By: Breck Norment, Staff Member
Electronics manufacturers continue to make impressive strides in the development of technology. Light-weight and thin flat screen television models have begun to completely replace the traditional and obsolete “tube-style” television. Cell phone companies indirectly encourage consumers to buy new cell phones through incentives such as upgrades in return for continued loyalty with a particular carrier.
Consumers focus their attention on acquiring these new electronics, but likely spend little time considering how to properly dispose of their old equipment. Thus, a new environmental and natural resource problem is spawned: Electronic waste, or E-Waste. Used consumer electronics are overcrowding landfills and “represent the fastest growing segment of local solid waste in our country.” Foreign countries without the capacity to safely handle the problem also bear the burden as they receive tons of used electronic waste from the United States.
Electronic waste is not only harmful to the environment, but is also a waste of “valuable materials, such as precious metals and rare earth minerals, which can be recycled.” For example, “for every one million cell phones recycled, 75 pounds of gold, 772 pounds of silver, 33 pounds of palladium, and more than 35,000 pounds of copper can be recovered.” These statistics and the sheer amount of used electronic waste in landfills leads to the need to recycle the valuable natural resources found in these discarded products. “Recycling these components conserves materials, prevents air and water pollution, and reduces greenhouse gas emissions that occur during extraction, manufacturing and processing.”
The federal government has not yet mandated that E-Waste be recycled, despite several attempts to pass a federal law. At least 65 percent of the states, however, have either already passed E-Waste legislation or have at least considered such legislation in 2011. Perhaps the most logical approach has been taken by almost all of the states: requiring manufacturers to foot the bill for recycling the electronics (the Producer Responsibility Approach). Although a federal law is not on the books yet, the Responsible Electronics Recycling Act of 2011 “has been introduced in both the House and Senate.” The states without current E-Waste laws should strive to pass such legislation, and the federal government should continue to work at establishing nationwide standards that will increase the recycling and conservation of these valuable materials found in used electronics while decreasing the harmful effects that used electronics have on the environment and our health.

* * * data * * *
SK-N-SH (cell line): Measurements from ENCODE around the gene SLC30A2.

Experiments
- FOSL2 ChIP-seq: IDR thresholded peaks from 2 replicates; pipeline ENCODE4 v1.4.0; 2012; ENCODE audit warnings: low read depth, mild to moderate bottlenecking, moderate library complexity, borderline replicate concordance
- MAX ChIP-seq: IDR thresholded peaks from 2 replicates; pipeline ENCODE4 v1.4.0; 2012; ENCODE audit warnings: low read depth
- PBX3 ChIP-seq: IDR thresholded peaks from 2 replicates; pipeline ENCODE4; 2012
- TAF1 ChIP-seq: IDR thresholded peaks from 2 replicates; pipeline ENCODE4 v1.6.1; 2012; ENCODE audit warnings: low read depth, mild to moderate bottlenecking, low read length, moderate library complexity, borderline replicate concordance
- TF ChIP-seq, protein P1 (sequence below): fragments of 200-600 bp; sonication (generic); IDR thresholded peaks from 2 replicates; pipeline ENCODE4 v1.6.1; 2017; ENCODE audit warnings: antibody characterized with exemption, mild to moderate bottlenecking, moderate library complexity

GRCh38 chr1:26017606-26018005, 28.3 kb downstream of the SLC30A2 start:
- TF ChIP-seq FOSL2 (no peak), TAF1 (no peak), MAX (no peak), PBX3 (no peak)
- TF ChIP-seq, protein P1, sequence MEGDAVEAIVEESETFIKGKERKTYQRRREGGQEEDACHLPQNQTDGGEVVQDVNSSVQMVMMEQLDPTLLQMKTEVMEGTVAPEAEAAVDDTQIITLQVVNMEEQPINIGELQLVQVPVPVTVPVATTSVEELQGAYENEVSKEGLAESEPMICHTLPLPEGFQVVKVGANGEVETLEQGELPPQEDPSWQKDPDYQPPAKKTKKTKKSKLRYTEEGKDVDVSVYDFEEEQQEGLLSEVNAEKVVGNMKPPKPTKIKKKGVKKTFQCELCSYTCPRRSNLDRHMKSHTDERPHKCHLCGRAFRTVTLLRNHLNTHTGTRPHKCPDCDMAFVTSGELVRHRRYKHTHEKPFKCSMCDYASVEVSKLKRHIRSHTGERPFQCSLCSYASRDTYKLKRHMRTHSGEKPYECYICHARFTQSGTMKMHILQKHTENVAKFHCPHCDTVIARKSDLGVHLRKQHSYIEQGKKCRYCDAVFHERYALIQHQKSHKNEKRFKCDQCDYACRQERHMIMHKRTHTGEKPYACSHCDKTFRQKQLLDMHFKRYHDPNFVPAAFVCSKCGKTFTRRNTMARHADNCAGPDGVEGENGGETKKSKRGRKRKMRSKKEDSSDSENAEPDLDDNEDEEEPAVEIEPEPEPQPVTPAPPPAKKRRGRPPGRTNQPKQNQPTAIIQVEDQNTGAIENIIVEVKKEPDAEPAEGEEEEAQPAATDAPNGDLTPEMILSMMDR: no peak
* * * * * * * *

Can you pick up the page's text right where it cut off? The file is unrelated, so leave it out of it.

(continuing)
California Department of Toxic Substances Control, Electronic Hazardous Waste (E-Waste), 2007, http://www.dtsc.ca.gov/hazardouswaste/ewaste/.
 Environment News Service, Obama’s New E-Waste Task Force Spurs Recovery of Metals, Minerals, Nov. 16, 2010, http://www.ens-newswire.com/ens/nov2010/2010-11-16-092.html.
 U.S. Environmental Protection Agency, Wastes – Resource Conservation – Common Wastes & Materials – eCycling, Nov. 2, 2011, http://www.epa.gov/osw/conserve/materials/ecycling/rules.htm.
 Electronics Take Back Coalition, States are Passing E-Waste Legislation, http://www.electronicstakeback.com/promote-good-laws/state-legislation/.
 Olga Khazan, Boosted by regulations, a small business opens its own lobby shop, The Washington Post, Feb. 13, 2012, http://www.washingtonpost.com/business/on-small-business/boosted-by-regulations-a-small-business-opens-its-own-lobby-shop/2012/02/09/gIQAxoaR2Q_story.html.
 See fn. 2, supra.